They tell you to never look back. It just stifles the present. In writing, it makes one think of the negative points of one’s writing. I wish I had done it better one moans. However, I do not mind looking back at what I have written in the past if just for the curiosity of rediscovering how my older work sounded.
Tag Archives: edit
When the page comes together
The headline, the opening paragraph, and the photos, all come together to set the tone for the article. The editors did this extremely well, although I wasn’t expecting it, nor did I intend it. But it did serve the readership and I am pleased how the article turned out. The whole article reflected one basic idea that was introduced in the headline, the photos, and the opening paragraph which would make the reader identify with one main idea. What a writer thinks should be emphasized isn’t always going to be fitting or appropriate for the readership so the editors can construct a frame for the article which fits. I am quite happy with this, although I intended another emphasis, but can still along with how it was done.
Small touches matter: the edit that counts
Do small touches make the difference to an article? Like a slight tweak, a slight delete, a shortening, a change of word? Emphatically, yes! But it depends. Sometimes, it wouldn’t matter, but other times, it may sort out the clutter and expression, say, into something more readable, exciting, or colorful.
Editing that works
An editor of mine, a while ago, had the good sense to ‘broaden’ or ‘widen’ my paragraphs. In my submitted piece, I sometimes stopped a paragraph quite short, but the editor widened the paragraph out, to add to that paragraph the next one after it, so it became one paragraph. In the end, it worked.
It’s nice to have read through an article I got published and find the editor did nothing significant at all–in terms of editing it. It just didn’t need a polish this time round. This is a compliment from the editor to the writer. “We like your work so much that we don’t want to touch it–so will publish it as it is.”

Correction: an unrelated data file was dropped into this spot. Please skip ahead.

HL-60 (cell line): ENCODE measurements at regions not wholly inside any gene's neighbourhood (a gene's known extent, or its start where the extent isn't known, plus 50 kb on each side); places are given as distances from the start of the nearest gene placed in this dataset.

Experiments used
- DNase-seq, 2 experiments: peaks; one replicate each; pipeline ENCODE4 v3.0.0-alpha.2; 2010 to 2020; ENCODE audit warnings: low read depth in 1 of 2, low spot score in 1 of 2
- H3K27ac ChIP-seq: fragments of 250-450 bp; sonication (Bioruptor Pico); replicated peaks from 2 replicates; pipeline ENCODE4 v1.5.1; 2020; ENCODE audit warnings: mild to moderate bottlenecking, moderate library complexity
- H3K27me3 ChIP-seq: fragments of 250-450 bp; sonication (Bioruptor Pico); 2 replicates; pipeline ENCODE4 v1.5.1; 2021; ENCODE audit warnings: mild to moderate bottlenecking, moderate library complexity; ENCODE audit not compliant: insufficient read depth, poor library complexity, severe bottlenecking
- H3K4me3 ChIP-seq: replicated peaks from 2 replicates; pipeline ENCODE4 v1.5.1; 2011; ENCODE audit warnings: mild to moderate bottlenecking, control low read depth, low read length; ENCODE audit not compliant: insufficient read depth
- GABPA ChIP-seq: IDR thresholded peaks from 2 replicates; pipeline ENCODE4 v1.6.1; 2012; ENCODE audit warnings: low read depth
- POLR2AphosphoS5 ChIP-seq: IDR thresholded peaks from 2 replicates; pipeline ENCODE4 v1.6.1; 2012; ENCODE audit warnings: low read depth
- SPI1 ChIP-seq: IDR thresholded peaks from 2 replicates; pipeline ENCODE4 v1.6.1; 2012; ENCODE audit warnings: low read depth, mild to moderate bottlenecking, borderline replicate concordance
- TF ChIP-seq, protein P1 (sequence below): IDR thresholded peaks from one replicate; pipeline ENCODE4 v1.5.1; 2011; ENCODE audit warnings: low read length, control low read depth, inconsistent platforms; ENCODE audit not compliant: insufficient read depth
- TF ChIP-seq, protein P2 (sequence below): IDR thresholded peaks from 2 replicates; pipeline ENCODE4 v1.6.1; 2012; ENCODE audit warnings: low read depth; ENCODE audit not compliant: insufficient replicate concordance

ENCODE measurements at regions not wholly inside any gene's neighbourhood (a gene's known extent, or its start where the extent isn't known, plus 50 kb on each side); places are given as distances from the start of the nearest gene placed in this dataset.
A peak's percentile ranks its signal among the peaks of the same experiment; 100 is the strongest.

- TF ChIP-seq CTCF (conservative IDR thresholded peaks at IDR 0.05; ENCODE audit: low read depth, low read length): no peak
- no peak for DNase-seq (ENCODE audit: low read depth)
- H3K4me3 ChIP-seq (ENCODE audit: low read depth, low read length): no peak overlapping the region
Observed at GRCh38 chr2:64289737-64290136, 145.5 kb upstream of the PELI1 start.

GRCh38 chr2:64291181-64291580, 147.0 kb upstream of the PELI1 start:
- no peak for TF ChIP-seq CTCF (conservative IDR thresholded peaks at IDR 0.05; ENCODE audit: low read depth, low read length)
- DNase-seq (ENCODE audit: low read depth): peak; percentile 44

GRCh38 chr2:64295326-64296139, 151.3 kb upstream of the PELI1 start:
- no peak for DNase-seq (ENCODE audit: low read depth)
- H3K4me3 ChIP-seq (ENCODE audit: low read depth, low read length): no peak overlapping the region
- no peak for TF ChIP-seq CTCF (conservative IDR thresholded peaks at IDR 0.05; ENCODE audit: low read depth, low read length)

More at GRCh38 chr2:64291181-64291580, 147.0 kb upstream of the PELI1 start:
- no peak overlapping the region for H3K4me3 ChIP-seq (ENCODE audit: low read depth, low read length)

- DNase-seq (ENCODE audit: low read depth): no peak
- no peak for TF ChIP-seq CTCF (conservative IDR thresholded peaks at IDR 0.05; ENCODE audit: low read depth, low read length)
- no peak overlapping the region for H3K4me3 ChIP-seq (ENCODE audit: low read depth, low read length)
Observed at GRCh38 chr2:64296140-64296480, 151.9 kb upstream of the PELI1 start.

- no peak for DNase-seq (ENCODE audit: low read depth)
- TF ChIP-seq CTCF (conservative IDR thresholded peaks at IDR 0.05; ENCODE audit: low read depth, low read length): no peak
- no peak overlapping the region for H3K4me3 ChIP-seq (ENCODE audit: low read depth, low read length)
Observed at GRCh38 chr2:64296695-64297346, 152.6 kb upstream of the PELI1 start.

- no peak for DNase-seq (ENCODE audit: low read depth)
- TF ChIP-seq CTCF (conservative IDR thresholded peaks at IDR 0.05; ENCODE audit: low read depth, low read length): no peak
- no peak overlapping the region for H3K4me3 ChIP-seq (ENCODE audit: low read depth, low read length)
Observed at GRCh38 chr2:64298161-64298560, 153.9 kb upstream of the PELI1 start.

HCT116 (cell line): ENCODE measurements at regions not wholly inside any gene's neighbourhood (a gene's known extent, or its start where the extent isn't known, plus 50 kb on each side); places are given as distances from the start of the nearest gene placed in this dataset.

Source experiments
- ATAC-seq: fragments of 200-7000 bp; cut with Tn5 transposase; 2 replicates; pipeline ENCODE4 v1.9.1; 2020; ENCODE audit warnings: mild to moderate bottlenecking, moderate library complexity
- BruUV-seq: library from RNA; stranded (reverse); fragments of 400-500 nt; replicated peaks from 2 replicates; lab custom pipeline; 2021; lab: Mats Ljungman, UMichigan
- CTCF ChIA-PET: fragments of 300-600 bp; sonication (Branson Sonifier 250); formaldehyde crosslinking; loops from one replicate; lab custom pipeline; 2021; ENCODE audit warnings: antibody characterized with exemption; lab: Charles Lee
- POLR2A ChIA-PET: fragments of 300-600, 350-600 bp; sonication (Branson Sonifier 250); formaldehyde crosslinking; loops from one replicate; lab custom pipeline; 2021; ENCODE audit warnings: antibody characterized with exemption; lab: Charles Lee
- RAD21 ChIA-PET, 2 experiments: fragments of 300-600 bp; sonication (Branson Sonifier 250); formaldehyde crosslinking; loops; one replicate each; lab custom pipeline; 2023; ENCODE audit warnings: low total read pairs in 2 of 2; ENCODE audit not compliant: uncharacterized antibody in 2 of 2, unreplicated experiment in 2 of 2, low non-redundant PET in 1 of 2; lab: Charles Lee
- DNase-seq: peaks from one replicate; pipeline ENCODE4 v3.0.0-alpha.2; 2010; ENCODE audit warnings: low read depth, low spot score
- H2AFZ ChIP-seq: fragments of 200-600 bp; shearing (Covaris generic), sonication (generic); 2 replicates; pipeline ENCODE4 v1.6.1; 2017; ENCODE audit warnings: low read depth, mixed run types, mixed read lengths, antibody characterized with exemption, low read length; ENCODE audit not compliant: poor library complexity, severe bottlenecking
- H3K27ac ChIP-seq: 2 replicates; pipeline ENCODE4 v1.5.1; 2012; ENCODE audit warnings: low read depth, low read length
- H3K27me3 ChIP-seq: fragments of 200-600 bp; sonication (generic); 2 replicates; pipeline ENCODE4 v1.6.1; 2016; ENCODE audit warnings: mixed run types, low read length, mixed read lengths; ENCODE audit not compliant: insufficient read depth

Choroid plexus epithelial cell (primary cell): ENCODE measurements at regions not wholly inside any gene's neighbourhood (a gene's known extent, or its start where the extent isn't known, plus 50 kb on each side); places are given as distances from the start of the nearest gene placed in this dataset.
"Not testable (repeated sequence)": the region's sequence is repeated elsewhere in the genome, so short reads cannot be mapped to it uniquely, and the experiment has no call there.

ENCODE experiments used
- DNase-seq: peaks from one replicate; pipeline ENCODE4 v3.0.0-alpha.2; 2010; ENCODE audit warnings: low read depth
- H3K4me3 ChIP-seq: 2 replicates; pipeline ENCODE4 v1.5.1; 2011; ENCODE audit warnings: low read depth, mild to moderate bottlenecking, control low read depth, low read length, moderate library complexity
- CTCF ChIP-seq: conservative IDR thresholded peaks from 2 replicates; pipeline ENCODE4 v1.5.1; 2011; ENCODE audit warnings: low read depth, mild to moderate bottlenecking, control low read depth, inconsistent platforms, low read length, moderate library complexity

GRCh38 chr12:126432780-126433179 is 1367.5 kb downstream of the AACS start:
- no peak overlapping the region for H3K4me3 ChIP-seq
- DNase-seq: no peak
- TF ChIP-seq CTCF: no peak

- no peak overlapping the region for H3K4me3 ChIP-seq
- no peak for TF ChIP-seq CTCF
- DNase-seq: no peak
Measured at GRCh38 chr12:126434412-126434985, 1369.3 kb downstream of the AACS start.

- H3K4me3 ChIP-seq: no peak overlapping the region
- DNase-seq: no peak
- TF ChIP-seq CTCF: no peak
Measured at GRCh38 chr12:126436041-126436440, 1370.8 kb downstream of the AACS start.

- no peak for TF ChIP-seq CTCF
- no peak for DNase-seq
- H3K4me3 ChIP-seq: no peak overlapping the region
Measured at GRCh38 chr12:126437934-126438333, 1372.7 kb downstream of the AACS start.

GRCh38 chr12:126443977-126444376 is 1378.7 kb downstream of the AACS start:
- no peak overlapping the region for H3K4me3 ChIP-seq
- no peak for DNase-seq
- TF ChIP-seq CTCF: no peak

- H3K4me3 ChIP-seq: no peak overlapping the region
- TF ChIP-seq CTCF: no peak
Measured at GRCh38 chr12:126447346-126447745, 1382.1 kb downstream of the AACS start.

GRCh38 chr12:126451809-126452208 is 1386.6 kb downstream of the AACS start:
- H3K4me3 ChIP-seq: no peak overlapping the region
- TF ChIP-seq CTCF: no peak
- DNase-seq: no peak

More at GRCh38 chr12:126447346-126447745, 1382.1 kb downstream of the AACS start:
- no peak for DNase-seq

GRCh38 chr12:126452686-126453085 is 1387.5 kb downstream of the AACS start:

This week I’ve been turning paragraphs around in terms of their arrangement within the paragraph. But what about swapping two paragraphs around, so that the bottom paragraph goes at the top and the top paragraph goes to the bottom. As there are only two paragraphs in this piece this wasn’t a case of plowing through many paragraphs to see if swapping top to bottom wouldn’t make cohesive sense. Even so I risked the possibility of losing the sense of this two paragraph piece. But it sounded better when I swapped them.
Helpful editors in time of need
Looking back, a really old review of mine was given major editorial treatment, in other words it was in need of cosmetics. It was given a face lift. I provided the content, that went untouched. Thank you, editor.
Good, unexpected lessons from editors
Editors are there to present your work, but I wasn’t expecting life lessons as well. However, I’ve finally grasped what they were on about. And it’s all true. There were two lessons, both points resonating now.
When is the right time to submit?
Eagerness to submit and get published may prevent one from getting the piece right first. A fault of mine in submitting, which may still slip me up from time to time, is submitting before the piece is ripe.
I’ve learnt something from this which I would like to tell others about. That the best time to submit is not immediately after you’ve edited something.